HOUSTON (BP) — A church planter in Houston has seen God implement what he calls a “ministry of suffering” in his local church after his 4-year-old son was born with a heart defect that has required three open heart surgeries.
Cameron Whitley and his wife Hannah had two sons and were expecting a third when they learned from a routine sonogram that the baby was missing a right ventricle, or essentially had half a heart.
Whitley had grown up at Fielder Church in Arlington and was on staff in the youth department there while in college at Dallas Baptist University. He served six years on staff at The Woodlands Church near Houston before moving to the Atlanta area in 2014 to serve as a campus pastor at Mountain Lake Church in Cumming, Ga.
The Whitleys had been in Georgia about a year and a half when they learned their third son, Judson, would face such a difficult journey, and, as Cameron recounted to the TEXAN, “We thought our world was unraveling.”
“Unfortunately, there is a bad theology we can have as believers where we think, ‘If I walk in obedience, if I walk in faith, then everything is going to be great for me.’ Sometimes we believe that lie,” Whitley said.
“For us, it was really disheartening,” he said. “It challenged our faith. It challenged our calling. It challenged our ability to remain hopeful in the midst of what seemed like tragedy.
“We didn’t know what day one would look like for Judson, much less what his life would look like. We were battling through the pregnancy with a lot of anxiety and fear.”
Judson was born in the spring of 2015, and when he was three days old he had his first open heart surgery, and in the aftermath he developed a wound infection that required more surgery. He was hospitalized for the first seven weeks of his life, and God used that time to work in his parents’ spiritual lives.
“Hannah and I would leave every morning around 5:30 or 6, we’d go to the hospital and stay until about 4 p.m…. My wife and I spent an hour on the drive there together, we spent all day at his bedside, talking and praying and reading while we were there with him, and then we would drive an hour and a half or more back home,” Whitley said.
“What that really did for us, that’s probably the most concentrated time that we had spent together in our entire relationship.”
All the while, God was preparing them for a new church planting assignment.
In the weeks that followed, Whitley was led to travel to Texas, where he sensed God calling him to plant a new church in a growing area of northeast Houston. Despite the upheaval in their family that accompanied bringing home a new baby with extra needs, the Whitleys followed God’s leading and moved to Houston to plant a church.
By then, Judson had endured a second open heart surgery at five months old and again had acquired an infection that meant weeks of hospitalization in Atlanta, but he was improving. The Whitleys hosted three vision nights for the new plant and — through inviting friends and spreading the word on social media — developed a core group that grew from 28 people in March 2016 to 65 people in August.
“We baptized six people on our core team. A lot of our core team were believers. Some of them weren’t,” Whitley said. “Four of the six were our neighbors that we had grown in relationship with. We had an energizing start to what has been an amazing journey.”
In September 2016, West Lake Church was launched with 241 people in attendance. Sponsored by Fielder Church, they’ve been meeting at Summer Creek High School and are averaging 220 people as they approach their third anniversary, Whitley said.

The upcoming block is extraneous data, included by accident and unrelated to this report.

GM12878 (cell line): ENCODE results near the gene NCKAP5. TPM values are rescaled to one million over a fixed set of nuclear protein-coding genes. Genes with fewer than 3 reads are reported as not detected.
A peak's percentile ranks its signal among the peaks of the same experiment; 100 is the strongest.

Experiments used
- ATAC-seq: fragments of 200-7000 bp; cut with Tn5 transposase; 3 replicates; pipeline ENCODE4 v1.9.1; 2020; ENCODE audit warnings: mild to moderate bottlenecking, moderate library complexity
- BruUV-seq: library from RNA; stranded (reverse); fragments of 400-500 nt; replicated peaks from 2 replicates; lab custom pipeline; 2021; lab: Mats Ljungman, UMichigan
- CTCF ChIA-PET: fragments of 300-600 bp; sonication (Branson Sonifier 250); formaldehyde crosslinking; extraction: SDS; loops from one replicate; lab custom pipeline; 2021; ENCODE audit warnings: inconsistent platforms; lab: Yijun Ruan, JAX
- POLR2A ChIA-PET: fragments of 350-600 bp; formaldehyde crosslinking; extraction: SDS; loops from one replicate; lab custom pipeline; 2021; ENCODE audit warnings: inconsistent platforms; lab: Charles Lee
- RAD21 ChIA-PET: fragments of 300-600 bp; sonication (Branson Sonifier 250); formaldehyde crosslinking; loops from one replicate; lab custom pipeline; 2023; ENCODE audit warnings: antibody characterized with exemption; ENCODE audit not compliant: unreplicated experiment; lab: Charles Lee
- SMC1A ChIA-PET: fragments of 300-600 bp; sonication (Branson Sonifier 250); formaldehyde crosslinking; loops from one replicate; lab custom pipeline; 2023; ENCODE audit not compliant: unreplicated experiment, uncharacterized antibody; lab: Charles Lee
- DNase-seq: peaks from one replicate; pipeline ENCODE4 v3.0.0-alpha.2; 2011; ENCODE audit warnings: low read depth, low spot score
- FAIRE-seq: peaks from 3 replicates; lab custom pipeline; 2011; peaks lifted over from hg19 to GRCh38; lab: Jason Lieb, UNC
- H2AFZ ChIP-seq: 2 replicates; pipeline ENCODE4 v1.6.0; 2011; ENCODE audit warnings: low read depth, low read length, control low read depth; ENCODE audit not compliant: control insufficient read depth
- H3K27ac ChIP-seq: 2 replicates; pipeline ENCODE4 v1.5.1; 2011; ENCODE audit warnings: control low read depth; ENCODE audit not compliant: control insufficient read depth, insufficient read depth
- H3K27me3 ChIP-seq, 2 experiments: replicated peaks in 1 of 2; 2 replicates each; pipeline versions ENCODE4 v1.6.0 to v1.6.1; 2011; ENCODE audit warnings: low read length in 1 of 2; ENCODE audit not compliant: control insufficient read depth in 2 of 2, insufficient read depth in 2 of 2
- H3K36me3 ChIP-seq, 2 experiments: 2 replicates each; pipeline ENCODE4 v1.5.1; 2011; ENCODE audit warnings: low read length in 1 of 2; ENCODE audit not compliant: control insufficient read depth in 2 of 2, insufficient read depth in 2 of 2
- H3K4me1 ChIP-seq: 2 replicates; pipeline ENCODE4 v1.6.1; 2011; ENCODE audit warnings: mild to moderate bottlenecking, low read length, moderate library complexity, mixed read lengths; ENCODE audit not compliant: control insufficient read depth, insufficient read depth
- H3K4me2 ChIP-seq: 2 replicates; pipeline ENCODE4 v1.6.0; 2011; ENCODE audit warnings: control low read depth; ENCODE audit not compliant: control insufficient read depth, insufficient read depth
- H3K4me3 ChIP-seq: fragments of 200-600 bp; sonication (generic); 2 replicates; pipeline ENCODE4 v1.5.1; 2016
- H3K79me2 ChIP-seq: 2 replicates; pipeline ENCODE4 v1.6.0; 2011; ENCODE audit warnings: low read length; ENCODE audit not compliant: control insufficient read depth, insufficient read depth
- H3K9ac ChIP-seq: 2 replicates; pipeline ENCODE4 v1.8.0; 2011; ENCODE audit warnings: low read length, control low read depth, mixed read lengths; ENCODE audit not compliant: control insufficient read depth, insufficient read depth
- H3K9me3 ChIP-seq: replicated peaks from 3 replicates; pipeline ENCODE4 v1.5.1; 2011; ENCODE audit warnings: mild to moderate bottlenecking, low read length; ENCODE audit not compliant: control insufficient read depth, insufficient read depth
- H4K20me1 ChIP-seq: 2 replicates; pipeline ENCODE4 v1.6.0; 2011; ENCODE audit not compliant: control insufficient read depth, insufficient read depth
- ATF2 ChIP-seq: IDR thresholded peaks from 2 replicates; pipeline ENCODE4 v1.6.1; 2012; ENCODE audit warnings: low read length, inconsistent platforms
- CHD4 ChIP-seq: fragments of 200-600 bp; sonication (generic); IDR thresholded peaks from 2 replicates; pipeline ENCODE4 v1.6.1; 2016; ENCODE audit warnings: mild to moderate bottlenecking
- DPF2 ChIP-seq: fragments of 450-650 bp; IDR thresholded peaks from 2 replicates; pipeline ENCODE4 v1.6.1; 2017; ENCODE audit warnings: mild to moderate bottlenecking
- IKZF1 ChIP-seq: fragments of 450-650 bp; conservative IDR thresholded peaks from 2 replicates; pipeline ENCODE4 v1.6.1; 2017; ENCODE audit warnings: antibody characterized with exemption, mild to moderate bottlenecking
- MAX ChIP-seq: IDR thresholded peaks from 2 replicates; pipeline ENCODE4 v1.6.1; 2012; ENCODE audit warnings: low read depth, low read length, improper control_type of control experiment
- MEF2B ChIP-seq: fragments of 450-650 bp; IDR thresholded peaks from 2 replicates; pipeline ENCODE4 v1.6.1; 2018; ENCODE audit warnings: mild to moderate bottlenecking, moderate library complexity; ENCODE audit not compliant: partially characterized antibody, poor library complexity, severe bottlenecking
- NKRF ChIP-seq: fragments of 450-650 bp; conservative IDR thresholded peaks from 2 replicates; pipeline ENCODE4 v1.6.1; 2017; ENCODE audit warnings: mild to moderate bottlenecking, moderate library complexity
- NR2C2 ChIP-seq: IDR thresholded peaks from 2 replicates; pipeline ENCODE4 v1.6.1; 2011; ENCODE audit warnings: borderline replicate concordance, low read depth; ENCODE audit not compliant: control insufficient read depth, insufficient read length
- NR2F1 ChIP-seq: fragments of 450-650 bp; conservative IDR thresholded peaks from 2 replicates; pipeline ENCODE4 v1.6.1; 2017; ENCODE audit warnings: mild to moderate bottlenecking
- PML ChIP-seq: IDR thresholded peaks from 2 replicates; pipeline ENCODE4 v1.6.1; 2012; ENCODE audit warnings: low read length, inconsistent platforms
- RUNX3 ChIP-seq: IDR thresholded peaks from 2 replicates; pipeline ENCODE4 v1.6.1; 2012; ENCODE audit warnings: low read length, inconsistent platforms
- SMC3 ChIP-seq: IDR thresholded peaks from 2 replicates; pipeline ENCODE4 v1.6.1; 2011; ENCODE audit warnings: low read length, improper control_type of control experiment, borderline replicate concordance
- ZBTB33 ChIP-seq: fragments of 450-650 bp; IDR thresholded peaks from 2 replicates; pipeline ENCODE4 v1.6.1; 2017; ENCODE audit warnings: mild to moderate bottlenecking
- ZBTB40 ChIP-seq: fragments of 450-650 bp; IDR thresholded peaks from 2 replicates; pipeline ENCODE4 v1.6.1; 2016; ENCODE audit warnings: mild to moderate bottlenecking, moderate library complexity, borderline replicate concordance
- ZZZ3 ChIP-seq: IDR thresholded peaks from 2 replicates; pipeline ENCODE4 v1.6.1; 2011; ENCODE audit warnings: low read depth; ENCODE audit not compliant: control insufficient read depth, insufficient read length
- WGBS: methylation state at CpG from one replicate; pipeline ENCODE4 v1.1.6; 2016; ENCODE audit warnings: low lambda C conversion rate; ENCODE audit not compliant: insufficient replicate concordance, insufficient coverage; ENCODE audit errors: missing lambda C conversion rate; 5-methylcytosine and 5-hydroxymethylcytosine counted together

“Church planting is 10 times more overwhelming than a person could imagine, but I wouldn’t want to be doing anything else anywhere else,” he said. “It’s a very redeemed ‘overwhelming.'”
Judson had his third and what doctors expect was his final open heart surgery last November, and despite many people praying that he wouldn’t get an infection, he did.
“It was a kick in the stomach for us,” Whitley said. Hannah was pregnant at the time with their fourth son, and “it was very deflating for us.”
The infection meant a two-and-a-half-week hospital stay that coincided with Christmas and New Year’s.
“Planting has been the easiest part of the last four years,” Whitley said, comparing something that is hard enough on its own to something that no parent wants his or her child to have to face.
After the first six months of Judson’s life, considering what the Whitleys had been through physically with their son and spiritually with the Lord in that season, “it was kind of like, ‘What could be harder than that? What would He ask us to do that would require more faith or more endurance or more hope than that?'” Whitley said.
“To a degree, the old cliché of refining took place for us, and … what ended up being a beautiful thing at West Lake Church is the ministry of suffering and how needed that is in a church body, in a church family.
“If there’s never a recognition, if there’s never a testimony, if there’s never a speaking of suffering, then you lose the power of grace, you lose the power of mercy, you lose the power of fellowship, you lose the power of hope,” Whitley said. “I think one thing that it’s done for us as shepherds is allowed other people, specifically at West Lake and even just friends we have who aren’t a part of church, to see an openness of suffering, which is a very specific ministry.”
Through social media in particular, Hannah has been able to shepherd other women who are walking through similar trials with their children, and she even has ministered to mothers whose children have died.
“For my wife and I,” Whitley noted, “there’s a very specific testimony that is interwoven into West Lake Church because of Judson.”